Feeds

UK.gov poised for climb-down on ID cards?

Your policy reversals tonight...

  • alert
  • submit to reddit

Application security programs and practises

The UK government's plan for an "entitlement" (aka ID card) may be undergoing serious revision and downscaling, reports BBC news. Home Office Minister Lord Falconer, who in December was pitching the scheme in glowing terms, and claiming the British public favoured it, seems to have been preparing for a swift retreat.

Falconer has always struck The Register as the bloke who walks behind with the shovel, and the highly-spun December announcement seemed to us to fall into this category. He was advancing for Home Secretary David Blunkett to test the waters, and over the past few weeks it may have transpired that they're just a little too chilly right now.

The government has been running a consultation exercise on entitlement cards, which are intended to facilitate secure interaction with government services, but which would inevitably be applied in a far wider range of circumstances, for almost six months now, and it is due to finish at the end of this month. Falconer's claims of support were based on a laughably low response rate, but more recently campaigners, including Stand.org.uk and Privacy International have most assuredly tipped the scales decisively in the other direction.

The Home Office is still quoting 2,000 responses, breaking down two to one in favour, but as Privacy International and Stand say they've submitted 7,000, massively against the scheme, this clearly cannot be, and uk.gov will shortly be forced to confess that people don't want ID cards after all.

Not, of course, that 7,000 can be seen as exactly a victory for democracy. It's certainly better than the government can do under its own steam, but it's the sort of number that might swing a medium marginal constituency in a national election, rather than anything that could possibly be said to reflect the opinions of the entire electorate. After considering first, the lamentable failure of its own consultation exercise and, second, the fact that a handful of pressure groups have been the dominant factor in the result, the government might care to ask itself a couple of questions.

First, mightn't it be getting a little ahead of itself in its schemes to get Britain online? (We think it's a safe bet to say most of the government's own responses were postal.) And second, does it seriously believe the majority of the citizenry is actually interested in interacting with it on a general basis, as opposed to just using the internet to interact with government when it provides a faster and more convenient way of doing whatever it is they have to do (e.g. pay taxes)? Third, given that on the odd occasion when the Great British Public does react in large numbers it's when it really doesn't like something, mightn't it have got itself more democratically buried if it hadn't spun the consultation, and had made a serious effort to tell the public about it?

As for the specifics of this particular consultation, Falconer is now making questioning noises about weighing the scheme's advantages against risks to privacy, human rights and social values, while Jonathan Bamford of the Office of the Information Commissioner asks, "Do we risk changing the fabric of our society so that the highest level of identification becomes the norm for the most mundane of services?" That one's actually the killer - if everybody's got one, then every service, public and private, is going to demand it, and as it's an ID that potentially joins up every piece of information they all have on you, it would indeed massively change the fabric of British society. Which is probably something that would wake the electorate up, if they knew. ®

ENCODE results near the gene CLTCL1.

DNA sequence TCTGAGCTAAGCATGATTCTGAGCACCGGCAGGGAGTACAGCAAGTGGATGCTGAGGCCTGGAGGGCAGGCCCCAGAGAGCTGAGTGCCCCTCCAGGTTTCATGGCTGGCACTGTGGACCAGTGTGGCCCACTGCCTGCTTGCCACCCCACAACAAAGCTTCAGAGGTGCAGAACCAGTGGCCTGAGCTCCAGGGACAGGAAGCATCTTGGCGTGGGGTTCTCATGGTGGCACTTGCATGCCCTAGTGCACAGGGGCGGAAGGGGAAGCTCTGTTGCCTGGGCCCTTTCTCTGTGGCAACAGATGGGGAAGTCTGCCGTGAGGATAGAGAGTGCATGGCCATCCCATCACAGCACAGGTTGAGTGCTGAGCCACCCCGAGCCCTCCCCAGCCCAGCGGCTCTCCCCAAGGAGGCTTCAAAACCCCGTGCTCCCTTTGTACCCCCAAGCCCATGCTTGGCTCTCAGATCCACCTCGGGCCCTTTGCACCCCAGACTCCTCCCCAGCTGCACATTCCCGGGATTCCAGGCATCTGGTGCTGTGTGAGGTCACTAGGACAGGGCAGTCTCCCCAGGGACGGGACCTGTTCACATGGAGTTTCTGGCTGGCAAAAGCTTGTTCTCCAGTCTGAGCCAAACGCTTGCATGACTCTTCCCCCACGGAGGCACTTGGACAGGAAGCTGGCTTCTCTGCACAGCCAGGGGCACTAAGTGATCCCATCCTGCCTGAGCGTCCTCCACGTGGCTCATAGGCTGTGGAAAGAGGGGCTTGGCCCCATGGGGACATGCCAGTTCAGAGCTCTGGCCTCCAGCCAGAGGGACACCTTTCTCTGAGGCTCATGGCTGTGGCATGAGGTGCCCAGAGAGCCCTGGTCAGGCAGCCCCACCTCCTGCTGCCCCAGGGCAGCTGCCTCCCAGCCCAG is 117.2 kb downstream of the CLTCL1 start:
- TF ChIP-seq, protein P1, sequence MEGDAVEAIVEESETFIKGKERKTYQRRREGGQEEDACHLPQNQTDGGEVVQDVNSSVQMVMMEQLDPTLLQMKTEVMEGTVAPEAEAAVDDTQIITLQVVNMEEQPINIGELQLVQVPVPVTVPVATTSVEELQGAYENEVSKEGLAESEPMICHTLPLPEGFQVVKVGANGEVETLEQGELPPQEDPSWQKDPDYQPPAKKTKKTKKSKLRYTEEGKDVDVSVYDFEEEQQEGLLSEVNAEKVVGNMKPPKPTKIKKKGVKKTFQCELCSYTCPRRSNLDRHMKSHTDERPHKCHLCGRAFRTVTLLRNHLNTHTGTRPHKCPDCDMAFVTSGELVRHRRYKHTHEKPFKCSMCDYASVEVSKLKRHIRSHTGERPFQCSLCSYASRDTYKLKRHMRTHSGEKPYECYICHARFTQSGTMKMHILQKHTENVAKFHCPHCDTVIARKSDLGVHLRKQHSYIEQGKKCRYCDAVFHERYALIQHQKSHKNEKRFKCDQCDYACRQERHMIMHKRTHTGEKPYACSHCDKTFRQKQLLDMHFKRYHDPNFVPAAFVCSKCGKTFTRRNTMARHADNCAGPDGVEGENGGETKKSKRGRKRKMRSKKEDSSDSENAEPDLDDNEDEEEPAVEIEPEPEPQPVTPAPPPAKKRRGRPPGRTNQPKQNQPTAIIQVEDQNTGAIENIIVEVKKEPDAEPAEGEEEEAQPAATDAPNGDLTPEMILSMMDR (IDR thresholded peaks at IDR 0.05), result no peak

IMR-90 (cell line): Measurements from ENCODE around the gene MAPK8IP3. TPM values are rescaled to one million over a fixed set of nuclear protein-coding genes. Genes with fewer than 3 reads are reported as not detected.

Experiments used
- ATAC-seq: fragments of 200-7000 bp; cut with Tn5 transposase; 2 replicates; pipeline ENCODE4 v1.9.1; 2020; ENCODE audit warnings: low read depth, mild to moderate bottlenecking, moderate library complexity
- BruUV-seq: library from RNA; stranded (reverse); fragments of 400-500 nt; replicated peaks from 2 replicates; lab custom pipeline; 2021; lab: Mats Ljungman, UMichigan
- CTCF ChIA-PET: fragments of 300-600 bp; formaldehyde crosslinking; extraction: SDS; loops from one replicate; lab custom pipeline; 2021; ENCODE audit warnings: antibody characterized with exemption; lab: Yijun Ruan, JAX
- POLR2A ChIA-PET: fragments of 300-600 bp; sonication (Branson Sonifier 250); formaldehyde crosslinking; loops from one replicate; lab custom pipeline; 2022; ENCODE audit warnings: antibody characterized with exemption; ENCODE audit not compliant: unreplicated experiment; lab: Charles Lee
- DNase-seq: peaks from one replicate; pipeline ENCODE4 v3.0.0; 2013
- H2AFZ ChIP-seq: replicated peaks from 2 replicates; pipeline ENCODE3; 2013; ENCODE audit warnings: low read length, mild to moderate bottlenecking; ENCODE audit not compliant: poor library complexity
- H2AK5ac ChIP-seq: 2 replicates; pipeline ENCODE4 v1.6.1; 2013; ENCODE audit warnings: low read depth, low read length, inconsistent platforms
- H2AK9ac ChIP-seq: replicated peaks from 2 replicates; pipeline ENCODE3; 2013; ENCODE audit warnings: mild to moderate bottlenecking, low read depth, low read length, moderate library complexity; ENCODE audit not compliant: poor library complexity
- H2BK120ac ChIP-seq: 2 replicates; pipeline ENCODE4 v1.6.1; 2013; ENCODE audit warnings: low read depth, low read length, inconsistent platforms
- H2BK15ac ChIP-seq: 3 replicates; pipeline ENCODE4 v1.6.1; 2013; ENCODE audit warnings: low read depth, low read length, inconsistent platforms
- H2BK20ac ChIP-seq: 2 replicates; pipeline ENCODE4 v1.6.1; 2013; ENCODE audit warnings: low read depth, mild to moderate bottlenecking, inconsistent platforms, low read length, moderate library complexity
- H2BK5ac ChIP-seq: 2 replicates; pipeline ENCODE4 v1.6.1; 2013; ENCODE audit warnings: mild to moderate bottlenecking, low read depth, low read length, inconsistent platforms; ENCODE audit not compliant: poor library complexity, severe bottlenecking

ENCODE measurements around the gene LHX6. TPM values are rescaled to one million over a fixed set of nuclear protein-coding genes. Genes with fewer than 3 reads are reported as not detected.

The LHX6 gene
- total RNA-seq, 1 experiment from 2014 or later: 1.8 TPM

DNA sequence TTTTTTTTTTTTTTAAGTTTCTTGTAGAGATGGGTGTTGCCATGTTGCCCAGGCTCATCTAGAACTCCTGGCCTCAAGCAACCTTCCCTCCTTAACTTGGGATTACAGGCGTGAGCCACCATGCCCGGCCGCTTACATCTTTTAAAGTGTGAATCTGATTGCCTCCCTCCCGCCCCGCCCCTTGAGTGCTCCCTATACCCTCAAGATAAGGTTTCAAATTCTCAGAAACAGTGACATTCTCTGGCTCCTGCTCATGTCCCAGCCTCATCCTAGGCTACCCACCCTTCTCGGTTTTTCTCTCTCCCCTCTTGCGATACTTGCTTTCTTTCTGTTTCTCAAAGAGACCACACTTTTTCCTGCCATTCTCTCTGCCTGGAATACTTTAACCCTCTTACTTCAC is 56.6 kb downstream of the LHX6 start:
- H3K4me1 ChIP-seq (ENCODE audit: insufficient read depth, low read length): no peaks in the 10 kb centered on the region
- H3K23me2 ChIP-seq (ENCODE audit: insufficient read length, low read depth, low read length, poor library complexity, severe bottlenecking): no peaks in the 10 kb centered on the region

The Power of One eBook: Top reasons to choose HP BladeSystem

More from The Register

next story
BBC goes offline in MASSIVE COCKUP: Stephen Fry partly muzzled
Auntie tight-lipped as major outage rolls on
You! Pirate! Stop pirating, or we shall admonish you politely. Repeatedly, if necessary
And we shall go about telling people you smell. No, not really
Airbus promises Wi-Fi – yay – and 3D movies (meh) in new A330
If the person in front reclines their seat, this could get interesting
UK Parliament rubber-stamps EMERGENCY data grab 'n' keep bill
Just 49 MPs oppose Drip's rushed timetable
There's NOTHING on TV in Europe – American video DOMINATES
Even France's mega subsidies don't stop US content onslaught
Samsung threatens to cut ties with supplier over child labour allegations
Vows to uphold 'zero tolerance' policy on underage workers
Dude, you're getting a Dell – with BITCOIN: IT giant slurps cryptocash
1. Buy PC with Bitcoin. 2. Mine more coins. 3. Goto step 1
ITC: Seagate and LSI can infringe Realtek patents because Realtek isn't in the US
Land of the (get off scot) free, when it's a foreign owner
prev story

Whitepapers

Reducing security risks from open source software
Follow a few strategies and your organization can gain the full benefits of open source and the cloud without compromising the security of your applications.
Consolidation: The Foundation for IT Business Transformation
In this whitepaper learn how effective consolidation of IT and business resources can enable multiple, meaningful business benefits.
Application security programs and practises
Follow a few strategies and your organization can gain the full benefits of open source and the cloud without compromising the security of your applications.
Boost IT visibility and business value
How building a great service catalog relieves pressure points and demonstrates the value of IT service management.
Consolidation: the foundation for IT and business transformation
In this whitepaper learn how effective consolidation of IT and business resources can enable multiple, meaningful business benefits.